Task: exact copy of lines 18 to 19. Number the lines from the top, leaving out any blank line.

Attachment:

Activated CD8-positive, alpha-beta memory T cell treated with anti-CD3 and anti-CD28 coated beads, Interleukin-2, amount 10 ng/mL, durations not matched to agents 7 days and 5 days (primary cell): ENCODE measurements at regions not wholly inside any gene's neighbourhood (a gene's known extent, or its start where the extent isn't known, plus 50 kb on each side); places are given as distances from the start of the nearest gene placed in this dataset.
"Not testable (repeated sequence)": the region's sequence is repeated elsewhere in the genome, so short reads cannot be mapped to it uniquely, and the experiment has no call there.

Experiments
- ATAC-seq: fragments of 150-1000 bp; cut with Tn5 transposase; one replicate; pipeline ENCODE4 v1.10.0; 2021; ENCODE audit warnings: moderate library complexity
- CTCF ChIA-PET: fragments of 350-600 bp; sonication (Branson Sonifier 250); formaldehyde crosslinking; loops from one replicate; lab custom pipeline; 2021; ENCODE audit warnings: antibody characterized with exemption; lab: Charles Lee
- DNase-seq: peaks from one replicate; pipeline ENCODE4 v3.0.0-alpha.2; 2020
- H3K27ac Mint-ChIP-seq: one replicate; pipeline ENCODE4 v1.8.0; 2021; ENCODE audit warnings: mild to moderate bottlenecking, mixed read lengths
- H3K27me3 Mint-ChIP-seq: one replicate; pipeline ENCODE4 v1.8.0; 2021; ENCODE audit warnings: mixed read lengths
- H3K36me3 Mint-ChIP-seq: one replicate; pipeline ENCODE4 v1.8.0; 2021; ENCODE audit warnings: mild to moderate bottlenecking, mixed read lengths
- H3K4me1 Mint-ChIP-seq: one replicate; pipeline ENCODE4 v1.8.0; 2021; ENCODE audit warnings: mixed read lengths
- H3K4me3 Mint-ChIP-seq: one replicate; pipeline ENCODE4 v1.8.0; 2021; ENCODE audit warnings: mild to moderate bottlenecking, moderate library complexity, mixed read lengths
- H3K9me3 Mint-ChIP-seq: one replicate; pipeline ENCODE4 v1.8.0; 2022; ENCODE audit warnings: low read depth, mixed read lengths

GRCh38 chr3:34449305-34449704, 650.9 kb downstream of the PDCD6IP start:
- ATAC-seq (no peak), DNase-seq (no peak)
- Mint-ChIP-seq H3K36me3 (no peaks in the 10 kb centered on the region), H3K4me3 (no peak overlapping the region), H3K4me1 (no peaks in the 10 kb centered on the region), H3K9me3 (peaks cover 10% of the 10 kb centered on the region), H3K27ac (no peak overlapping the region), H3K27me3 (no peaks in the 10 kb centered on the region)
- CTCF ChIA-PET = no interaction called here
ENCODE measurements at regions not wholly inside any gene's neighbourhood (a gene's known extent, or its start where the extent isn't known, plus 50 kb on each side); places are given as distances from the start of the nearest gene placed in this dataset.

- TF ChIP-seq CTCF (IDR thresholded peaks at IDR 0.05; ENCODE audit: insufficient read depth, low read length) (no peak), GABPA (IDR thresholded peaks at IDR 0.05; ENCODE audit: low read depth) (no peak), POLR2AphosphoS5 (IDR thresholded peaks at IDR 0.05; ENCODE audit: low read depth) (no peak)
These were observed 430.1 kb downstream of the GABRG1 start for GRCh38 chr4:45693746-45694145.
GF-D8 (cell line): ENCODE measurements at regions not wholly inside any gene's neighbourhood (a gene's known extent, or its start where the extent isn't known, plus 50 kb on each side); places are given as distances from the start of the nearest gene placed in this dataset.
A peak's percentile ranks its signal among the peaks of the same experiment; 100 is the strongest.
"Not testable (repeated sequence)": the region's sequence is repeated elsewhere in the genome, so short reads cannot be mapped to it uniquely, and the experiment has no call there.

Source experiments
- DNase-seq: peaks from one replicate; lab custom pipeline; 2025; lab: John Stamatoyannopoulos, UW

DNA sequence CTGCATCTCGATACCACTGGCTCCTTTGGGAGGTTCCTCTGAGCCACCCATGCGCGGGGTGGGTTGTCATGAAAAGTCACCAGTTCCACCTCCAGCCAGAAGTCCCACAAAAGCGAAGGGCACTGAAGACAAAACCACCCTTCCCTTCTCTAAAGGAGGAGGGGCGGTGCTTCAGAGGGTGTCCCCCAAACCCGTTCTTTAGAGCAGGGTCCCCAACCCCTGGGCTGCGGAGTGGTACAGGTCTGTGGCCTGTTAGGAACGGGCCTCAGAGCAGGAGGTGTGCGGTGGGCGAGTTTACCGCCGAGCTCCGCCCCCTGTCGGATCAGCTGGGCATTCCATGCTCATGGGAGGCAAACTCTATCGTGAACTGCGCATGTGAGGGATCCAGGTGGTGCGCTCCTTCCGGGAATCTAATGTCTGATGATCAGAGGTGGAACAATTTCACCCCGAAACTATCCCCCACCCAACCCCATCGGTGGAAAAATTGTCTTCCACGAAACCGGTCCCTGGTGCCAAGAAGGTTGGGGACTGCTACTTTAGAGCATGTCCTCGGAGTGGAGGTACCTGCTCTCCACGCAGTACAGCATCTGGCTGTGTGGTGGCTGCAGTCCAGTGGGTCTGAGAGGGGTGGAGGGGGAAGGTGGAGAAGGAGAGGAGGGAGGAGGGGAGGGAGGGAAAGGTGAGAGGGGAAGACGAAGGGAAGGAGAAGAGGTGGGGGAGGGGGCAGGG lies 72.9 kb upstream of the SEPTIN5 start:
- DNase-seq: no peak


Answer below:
- TF ChIP-seq CTCF (IDR thresholded peaks at IDR 0.05; ENCODE audit: insufficient read depth, low read length) (no peak), GABPA (IDR thresholded peaks at IDR 0.05; ENCODE audit: low read depth) (no peak), POLR2AphosphoS5 (IDR thresholded peaks at IDR 0.05; ENCODE audit: low read depth) (no peak)
These were observed 430.1 kb downstream of the GABRG1 start for GRCh38 chr4:45693746-45694145.